Wall’s Camp Declines a Buyout

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Updated: September 14, 2021
wall buyout

An official report has been published on behalf of the Houston Rockets and the future of ex-All NBA point guard John Wall. With a remaining 91 million owed in salary over the next 2 seasons, the Rocket’s front office have come to “mutual agreements” with Wall and his camp about attempting to part ways via trade this season. It has also been stated that he will be redshirting the year to preserve his value and avoid further injuries with him now two years removed from the Achilles tear he suffered in Washington. Possibly the most interesting detail that was added in the news report was that there have been no talks of possible buyouts and that both parties are committed to finding a mutually beneficial exit for Wall via the trade market.

The latter half of the report is in actuality the only piece of news being added to the John Wall in Houston equation. A translation of the information coming out of the Rocket’s front office would go something like this:

After attempts of offering Wall a modest buyout, roughly 60 cents on the dollar for his near 100 million dollars remaining, John and his camp has made it abundantly clear that he intends to get every penny owed to him  from his super-max despite the fact that his on-court production has been an equivalent to a vet-minimum contract. We in Houston are over-moon about our new flashy lottery pick in Jalen Green and have no intention of messing with his vibes by trying to accommodate a wash-pre-Madonna ex-superstar, who is clearly only impactful when dominating the basketball. We are fully aware of the ridiculous contract attached to his name and have zero faith in his ability to rehabilitate his value by playing this year. If anyone around the league is willing to send matching contracts without us in Houston needing to give up attached assets, we will provide same-day delivery to the first offer made.

Why the report is so transparent despite the formal and agreeable language provided to the media, is the idea that Wall is “now available,” implies that at any time last year or this offseason that Houston had any sort of plan for his involvement long term with the franchise. Early last year, they may have had some hopes that there was a shot in the dark that he would be an okay piece as a consolation prize to the exit of James Harden considering Wall came with compensation when he was exchanged for Russel Westbrook. But after only playing 40 games this season and averaging career lows in all percentages across the board, if a trade had been offered to the Rockets, Wall would already be wearing another team’s uniform.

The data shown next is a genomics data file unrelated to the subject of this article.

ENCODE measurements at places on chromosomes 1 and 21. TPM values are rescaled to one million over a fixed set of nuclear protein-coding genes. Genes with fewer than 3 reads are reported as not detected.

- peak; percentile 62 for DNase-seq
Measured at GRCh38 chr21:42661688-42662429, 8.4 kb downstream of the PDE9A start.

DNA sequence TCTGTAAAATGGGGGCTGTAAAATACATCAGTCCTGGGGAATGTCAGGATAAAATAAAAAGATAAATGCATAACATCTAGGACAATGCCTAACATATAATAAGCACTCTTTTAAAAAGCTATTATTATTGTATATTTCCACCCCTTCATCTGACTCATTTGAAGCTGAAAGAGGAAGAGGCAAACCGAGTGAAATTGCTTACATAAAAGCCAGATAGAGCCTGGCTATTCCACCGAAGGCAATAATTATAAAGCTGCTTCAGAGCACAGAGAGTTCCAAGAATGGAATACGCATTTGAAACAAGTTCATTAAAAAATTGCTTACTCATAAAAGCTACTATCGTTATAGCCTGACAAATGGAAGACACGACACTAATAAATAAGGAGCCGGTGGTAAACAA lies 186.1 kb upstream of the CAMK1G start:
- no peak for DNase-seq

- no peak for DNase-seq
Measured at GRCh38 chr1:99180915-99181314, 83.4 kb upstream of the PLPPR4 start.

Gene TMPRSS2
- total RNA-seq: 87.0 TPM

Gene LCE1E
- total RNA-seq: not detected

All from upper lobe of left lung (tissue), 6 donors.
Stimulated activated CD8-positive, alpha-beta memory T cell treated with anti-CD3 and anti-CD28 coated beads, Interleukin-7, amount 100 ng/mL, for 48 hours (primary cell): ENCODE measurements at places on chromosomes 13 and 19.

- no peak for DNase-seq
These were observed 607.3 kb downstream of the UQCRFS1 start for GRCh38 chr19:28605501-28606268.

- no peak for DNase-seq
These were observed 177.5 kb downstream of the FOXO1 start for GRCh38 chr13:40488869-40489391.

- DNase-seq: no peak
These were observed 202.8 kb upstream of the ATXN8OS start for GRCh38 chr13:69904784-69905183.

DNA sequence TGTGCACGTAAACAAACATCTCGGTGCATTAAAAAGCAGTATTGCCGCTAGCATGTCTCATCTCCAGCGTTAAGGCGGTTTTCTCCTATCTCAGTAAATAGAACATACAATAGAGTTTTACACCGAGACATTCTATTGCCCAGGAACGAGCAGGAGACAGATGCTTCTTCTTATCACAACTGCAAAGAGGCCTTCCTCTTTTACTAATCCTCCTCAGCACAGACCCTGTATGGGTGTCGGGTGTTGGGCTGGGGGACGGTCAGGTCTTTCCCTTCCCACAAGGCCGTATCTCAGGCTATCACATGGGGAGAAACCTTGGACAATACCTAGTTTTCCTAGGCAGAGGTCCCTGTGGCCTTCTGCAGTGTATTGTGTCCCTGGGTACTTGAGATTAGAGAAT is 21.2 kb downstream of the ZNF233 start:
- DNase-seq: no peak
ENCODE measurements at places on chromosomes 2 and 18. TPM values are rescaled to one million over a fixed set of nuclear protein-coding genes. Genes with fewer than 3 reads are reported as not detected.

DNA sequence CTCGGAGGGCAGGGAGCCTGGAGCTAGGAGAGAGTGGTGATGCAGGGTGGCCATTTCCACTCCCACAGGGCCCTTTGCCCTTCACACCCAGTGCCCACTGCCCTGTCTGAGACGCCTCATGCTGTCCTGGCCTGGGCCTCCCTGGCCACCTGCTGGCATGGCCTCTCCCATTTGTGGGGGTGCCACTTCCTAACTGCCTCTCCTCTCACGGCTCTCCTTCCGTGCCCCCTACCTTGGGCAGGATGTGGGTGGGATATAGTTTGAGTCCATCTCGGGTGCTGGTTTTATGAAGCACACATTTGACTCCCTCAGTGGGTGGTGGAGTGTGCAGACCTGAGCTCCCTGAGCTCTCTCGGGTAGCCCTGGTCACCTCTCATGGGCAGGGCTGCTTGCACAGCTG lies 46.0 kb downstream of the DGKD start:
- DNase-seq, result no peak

However, the John Wall contract was believed to be unmovable and the worst contract in the NBA when he was still in the nation’s capital as a Wizard. The only reason the asset was moved, was because of the unforeseen Houston rebuild in the wakes of the James Harden trade demands, resulting in them desperately trying to recover any sort of value from the Westbrook/CP3 exchange. The only reason either of those players was traded at that moment was because they were traded for each other.

John Wall has a player option next year for 47 million dollars. It isn’t a real number; it is a mythical amount of money that only makes sense when attached to generational-level talents like Giannis or Curry. Not only is it an abundance of capital for ownership to spend on a player who so clearly is not the talent he was when he signed his current contract, but the number also takes up such a substantial amount of the team’s salary cap it completely handicaps the type of moves a franchise has available to it.

No matter how long one is willing to sit and ponder the possibilities in the trade machine, there are zero mutually beneficial trades available that do not include an attached 1st round pick from Houston going out with the John Wall contract. There have been talks about the LA Clippers trading for Wall with some sort of Eric Bledsoe package, but he only makes 18 million this season. In order to bridge the gap of the 26 million between the two contracts, the Clippers would need to add 3-4 players from their rotation including Marcus Morris, Luke Kennard, Reggie Jackson, Serge Ibaka, and Ivica Zubac. One could argue that all 3 or 4 players that would need to be included in the exchange not only are better assets but have more positive on-court impact than the 31-year-old ball-dominant point guard in Wall. So why exactly would the Clippers be interested in such an exchange? The short answer is, they aren’t.

The only realistic way Wall is getting out of Houston is the same way all terrible contracts get washed and converted back into respectable currency these days and that’s through Oklahoma City. However, based on their rates for absorbing shit contracts, it would take at least 2 first-round picks attached for their services. Considering Houston has no projections to be even a playoff team the next two years, sending future firsts or even a stack of seconds to save cash would be suicidal to their future from an asset standpoint. The best thing they can do, is what they have already done, send Wall home with his bag and let the contract expire organically. Maybe next year he’ll get itchy feet and he will take a 5-10 million dollar cut for a buyout to join a contender. Until then though, the idea he’s going to be traded is a myth trying to manifest itself into a reality that simply does not exist.

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